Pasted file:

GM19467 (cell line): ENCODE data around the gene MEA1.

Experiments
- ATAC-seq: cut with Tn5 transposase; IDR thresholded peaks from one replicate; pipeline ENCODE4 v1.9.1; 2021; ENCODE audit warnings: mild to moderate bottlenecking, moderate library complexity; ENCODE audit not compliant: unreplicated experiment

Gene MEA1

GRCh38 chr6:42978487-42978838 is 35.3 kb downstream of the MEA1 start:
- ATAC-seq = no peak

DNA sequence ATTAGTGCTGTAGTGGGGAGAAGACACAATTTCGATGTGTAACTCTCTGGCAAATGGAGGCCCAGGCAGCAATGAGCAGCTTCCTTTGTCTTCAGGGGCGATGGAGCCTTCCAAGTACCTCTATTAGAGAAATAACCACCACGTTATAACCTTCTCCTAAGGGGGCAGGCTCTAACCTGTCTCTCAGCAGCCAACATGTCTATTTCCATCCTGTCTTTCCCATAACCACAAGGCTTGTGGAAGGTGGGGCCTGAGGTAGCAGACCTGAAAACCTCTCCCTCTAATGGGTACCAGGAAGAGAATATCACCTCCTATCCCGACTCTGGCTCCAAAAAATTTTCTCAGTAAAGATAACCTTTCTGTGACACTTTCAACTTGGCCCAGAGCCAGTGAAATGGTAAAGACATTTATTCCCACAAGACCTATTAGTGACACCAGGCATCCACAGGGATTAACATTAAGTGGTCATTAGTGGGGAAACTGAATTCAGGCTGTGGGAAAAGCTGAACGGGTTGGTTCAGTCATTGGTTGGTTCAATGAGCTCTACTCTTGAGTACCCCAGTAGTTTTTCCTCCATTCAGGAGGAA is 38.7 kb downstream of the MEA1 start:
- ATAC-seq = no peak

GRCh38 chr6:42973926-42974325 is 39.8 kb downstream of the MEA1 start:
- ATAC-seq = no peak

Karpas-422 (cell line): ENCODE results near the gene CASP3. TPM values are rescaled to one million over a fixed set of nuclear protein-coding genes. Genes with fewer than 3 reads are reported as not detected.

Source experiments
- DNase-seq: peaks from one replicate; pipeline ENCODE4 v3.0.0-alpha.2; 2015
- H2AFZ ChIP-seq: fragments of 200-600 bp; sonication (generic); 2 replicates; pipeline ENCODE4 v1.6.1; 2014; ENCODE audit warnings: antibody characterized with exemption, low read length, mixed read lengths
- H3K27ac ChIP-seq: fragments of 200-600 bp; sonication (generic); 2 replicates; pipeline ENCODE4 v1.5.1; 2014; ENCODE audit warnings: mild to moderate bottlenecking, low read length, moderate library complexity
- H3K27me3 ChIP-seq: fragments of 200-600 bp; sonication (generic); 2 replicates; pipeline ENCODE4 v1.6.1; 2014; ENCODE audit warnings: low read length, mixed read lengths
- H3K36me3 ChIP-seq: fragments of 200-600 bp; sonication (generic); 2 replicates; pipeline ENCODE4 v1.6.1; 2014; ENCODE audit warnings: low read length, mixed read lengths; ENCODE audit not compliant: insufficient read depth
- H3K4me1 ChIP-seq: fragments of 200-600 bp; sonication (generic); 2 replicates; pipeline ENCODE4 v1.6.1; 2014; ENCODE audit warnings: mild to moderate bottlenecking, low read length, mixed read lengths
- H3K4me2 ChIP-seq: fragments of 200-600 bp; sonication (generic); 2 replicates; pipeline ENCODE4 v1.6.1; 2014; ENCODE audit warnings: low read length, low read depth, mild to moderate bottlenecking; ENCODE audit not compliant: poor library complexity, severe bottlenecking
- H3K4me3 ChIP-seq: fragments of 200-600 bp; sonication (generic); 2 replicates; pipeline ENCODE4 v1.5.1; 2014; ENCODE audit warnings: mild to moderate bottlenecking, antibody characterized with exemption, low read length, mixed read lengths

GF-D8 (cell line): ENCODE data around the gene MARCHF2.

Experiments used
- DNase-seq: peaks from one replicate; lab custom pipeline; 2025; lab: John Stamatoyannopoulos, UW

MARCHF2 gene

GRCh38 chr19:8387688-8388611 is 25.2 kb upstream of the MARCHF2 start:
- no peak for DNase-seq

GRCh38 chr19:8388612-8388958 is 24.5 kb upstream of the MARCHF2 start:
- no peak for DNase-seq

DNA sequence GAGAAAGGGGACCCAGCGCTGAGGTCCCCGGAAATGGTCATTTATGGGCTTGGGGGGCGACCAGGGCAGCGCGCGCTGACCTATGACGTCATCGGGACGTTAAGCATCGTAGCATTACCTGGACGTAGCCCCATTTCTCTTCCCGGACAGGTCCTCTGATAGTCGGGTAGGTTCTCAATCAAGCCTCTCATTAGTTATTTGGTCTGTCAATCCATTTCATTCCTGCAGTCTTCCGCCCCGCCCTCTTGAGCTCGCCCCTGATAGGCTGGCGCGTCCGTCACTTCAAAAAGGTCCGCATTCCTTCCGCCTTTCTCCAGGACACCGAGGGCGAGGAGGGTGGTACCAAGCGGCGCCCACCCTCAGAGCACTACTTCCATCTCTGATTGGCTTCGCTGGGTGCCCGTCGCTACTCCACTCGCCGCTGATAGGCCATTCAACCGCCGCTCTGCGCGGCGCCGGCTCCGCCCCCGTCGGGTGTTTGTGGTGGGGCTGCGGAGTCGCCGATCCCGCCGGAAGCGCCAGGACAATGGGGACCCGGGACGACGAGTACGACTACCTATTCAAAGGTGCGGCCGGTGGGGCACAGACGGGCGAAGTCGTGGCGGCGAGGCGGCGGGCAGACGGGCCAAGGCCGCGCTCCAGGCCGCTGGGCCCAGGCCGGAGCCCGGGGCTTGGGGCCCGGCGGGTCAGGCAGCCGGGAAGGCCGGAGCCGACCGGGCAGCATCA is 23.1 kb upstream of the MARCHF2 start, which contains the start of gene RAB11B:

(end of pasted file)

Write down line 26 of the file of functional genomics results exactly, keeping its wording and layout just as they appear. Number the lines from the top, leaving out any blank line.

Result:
- no peak for DNase-seq